Labelling gaffe saw KGH patient given eye injection - based on another person's scans

It's the second 'never event' in the hospital's ophthalmology department in three months

Wednesday, 4th August 2021, 10:25 am
An investigation is under way at KGH.

A blunder at Kettering General Hospital saw a patient given an eye injection - based on another person's scans which were wrongly labelled with their details.

An investigation is taking place at the Rothwell Road hospital after the second 'never event', the kind of medical mistake that should never happen, in the space of just three months in the ophthalmology department.

The Northants Telegraph previously reported that a mix-up in April saw a patient given a Lucentis injection into their wrong eye.

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And it's now been revealed that a second serious mistake took place in June when an intravitreal (inside the eye) injection was given to a patient, listed as patient A.

They were given the injection based on the scans of another patient, listed as patient B, which were inadvertently labelled with patient A's demographic details.

Thankfully no harm was caused to patient A who - fortunately - actually saw their visual acuity improve as a consequence of the injection.

Now a new system has been put in place and a trust review will be conducted to review all imaging practices and ensure patients and imaging are linked.

Kettering General Hospital’s interim medical director, Rabia Imtiaz, said: “Two unrelated ‘never events’ occurred in ophthalmology during 2021.

"Neither case resulted in harm to the patients involved.

“Both incidents, which were due to human error, are being investigated in line with national protocols, and appropriate measures have been taken to reduce the risk of these highly unusual errors happening again.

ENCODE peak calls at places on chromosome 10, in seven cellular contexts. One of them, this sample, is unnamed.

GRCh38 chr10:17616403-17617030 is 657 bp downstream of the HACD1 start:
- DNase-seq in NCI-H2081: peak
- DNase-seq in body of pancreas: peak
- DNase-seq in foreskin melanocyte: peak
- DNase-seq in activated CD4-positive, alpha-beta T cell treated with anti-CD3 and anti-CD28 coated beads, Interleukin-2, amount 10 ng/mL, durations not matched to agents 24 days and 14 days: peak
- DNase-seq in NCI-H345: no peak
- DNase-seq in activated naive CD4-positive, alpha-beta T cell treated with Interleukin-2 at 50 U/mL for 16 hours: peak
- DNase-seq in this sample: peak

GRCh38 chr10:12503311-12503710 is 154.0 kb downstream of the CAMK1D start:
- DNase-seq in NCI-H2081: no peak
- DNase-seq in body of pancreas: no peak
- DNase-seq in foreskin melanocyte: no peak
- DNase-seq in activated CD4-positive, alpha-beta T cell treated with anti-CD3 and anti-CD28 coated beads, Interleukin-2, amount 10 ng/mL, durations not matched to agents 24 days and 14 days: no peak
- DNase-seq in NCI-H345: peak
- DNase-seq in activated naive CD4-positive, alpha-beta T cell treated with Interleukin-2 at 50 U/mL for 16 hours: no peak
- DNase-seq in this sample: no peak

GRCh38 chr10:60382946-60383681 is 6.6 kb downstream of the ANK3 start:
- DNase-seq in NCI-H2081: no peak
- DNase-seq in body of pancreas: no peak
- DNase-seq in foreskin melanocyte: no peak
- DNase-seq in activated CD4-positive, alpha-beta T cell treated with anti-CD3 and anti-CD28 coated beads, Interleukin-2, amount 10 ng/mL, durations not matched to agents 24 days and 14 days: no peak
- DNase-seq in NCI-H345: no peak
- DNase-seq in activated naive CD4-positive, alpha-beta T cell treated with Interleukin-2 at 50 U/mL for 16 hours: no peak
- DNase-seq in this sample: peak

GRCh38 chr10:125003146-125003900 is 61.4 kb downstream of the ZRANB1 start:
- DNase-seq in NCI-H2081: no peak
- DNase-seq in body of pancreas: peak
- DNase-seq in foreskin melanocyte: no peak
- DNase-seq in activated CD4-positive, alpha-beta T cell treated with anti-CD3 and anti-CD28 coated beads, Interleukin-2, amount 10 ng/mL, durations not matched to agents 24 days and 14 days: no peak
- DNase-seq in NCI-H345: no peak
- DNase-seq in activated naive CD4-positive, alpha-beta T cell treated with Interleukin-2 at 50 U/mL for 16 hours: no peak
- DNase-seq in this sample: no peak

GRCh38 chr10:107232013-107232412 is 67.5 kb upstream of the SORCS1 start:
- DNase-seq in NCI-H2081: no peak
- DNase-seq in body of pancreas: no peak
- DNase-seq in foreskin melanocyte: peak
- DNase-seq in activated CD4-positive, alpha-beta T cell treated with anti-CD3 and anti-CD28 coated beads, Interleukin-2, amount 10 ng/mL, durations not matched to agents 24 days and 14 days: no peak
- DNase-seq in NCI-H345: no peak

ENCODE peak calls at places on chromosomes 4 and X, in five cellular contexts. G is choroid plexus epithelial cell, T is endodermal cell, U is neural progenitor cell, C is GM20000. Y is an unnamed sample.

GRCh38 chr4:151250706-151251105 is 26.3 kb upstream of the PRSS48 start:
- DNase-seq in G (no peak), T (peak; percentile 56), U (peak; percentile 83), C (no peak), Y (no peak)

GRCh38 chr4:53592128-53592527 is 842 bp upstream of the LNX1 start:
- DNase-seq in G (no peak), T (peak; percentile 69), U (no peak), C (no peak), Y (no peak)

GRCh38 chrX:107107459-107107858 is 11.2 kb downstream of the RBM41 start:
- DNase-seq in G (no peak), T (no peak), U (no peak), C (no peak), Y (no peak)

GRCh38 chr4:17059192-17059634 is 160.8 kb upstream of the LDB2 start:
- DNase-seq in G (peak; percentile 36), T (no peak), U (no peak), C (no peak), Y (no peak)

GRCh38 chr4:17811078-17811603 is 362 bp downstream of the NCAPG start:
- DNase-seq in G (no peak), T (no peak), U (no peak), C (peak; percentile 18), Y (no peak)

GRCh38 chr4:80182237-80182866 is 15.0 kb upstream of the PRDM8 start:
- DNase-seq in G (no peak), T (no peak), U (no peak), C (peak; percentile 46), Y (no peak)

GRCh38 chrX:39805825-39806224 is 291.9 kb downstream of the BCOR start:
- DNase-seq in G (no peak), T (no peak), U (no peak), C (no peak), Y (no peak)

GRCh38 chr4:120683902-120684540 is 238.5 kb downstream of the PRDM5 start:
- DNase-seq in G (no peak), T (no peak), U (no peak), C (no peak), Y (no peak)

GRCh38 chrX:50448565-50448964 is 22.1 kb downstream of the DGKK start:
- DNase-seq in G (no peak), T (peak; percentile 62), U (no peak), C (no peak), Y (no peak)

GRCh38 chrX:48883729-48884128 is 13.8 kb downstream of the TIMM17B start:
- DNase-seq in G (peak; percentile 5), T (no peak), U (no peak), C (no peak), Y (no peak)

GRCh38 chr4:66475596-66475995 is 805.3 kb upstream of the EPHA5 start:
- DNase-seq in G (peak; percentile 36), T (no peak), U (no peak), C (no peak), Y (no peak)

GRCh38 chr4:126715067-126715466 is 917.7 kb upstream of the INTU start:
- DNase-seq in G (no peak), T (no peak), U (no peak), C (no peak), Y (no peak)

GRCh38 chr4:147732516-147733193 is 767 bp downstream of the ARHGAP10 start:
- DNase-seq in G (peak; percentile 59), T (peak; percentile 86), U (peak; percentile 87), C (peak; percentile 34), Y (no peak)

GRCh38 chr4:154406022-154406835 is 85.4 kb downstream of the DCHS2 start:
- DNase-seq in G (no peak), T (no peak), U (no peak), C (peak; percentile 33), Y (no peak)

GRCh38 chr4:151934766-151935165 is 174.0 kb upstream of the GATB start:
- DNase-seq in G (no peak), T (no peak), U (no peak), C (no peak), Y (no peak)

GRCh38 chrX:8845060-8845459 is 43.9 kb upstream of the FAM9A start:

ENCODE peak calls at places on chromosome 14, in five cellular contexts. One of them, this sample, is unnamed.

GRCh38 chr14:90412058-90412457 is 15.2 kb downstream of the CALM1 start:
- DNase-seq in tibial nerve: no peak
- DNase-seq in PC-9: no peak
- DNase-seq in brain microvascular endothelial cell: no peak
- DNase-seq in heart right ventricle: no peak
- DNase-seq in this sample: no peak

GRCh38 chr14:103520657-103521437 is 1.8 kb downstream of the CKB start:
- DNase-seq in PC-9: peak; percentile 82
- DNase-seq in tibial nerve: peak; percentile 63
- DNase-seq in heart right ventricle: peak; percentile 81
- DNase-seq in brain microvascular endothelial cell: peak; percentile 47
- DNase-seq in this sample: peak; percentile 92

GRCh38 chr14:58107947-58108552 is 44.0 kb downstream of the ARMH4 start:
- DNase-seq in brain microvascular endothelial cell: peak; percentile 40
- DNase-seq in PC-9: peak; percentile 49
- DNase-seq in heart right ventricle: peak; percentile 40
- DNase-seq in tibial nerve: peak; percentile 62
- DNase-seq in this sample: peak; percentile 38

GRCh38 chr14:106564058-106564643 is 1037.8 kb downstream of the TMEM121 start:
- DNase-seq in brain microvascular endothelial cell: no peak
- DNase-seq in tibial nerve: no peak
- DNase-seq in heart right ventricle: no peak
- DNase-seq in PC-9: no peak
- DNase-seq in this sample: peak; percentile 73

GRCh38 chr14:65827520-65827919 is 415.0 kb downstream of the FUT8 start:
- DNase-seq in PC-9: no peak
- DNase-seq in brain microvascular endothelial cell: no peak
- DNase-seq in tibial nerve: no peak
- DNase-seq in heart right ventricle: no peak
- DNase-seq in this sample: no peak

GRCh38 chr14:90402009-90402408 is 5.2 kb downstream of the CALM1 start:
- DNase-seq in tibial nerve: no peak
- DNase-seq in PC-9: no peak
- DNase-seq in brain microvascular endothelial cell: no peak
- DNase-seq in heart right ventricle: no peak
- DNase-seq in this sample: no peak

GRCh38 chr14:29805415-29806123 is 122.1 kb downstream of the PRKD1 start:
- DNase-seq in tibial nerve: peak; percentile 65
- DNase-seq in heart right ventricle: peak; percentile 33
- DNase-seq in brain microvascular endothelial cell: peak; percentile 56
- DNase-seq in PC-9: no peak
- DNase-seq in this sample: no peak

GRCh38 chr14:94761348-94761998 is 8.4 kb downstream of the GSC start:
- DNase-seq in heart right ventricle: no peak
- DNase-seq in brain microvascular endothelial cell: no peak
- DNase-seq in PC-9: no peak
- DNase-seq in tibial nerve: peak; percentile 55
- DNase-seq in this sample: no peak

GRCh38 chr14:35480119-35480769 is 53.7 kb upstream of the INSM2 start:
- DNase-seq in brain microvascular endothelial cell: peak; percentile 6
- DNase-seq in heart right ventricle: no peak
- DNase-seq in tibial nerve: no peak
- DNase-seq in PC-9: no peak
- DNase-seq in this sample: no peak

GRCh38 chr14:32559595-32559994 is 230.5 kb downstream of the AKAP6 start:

"We treat all ‘never events’ in line with national good practice, and work closely with the patients concerned to address any concerns.”

The interim medical director also visited the area to review processes and seek assurance about checking procedures.

The June incident was KGH' s third 'never event' of 2021, with the first taking place in February.

In that incident a patient disconnected his prescribed oxygen tubing from the wall oxygen flow meter and connected to a portable cylinder but that, on returning to his bed, inadvertently connected the oxygen tubing to the medical air flow meter. They said that when identified this was immediately rectified and the patient's oxygen levels returned to within his expected range. The patient subsequently died but the hospital said the incident was not deemed to have contributed. They said immediate actions were taken to ensure air points are capped and all staff were reminded to not allow patients to connect and reconnect oxygen.

Prior to February the last 'never event' at KGH was in November 2019, although details of the incident were not made public.